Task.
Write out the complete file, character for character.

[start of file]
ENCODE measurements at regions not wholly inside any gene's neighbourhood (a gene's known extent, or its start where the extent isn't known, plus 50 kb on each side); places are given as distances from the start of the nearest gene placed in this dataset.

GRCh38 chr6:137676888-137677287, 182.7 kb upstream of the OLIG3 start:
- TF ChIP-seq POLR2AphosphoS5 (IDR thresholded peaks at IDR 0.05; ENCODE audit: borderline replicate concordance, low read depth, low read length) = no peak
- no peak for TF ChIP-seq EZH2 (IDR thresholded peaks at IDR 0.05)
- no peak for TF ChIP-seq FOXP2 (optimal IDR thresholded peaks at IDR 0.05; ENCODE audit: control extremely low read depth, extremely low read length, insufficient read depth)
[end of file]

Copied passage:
ENCODE measurements at regions not wholly inside any gene's neighbourhood (a gene's known extent, or its start where the extent isn't known, plus 50 kb on each side); places are given as distances from the start of the nearest gene placed in this dataset.

GRCh38 chr6:137676888-137677287, 182.7 kb upstream of the OLIG3 start:
- TF ChIP-seq POLR2AphosphoS5 (IDR thresholded peaks at IDR 0.05; ENCODE audit: borderline replicate concordance, low read depth, low read length) = no peak
- no peak for TF ChIP-seq EZH2 (IDR thresholded peaks at IDR 0.05)
- no peak for TF ChIP-seq FOXP2 (optimal IDR thresholded peaks at IDR 0.05; ENCODE audit: control extremely low read depth, extremely low read length, insufficient read depth)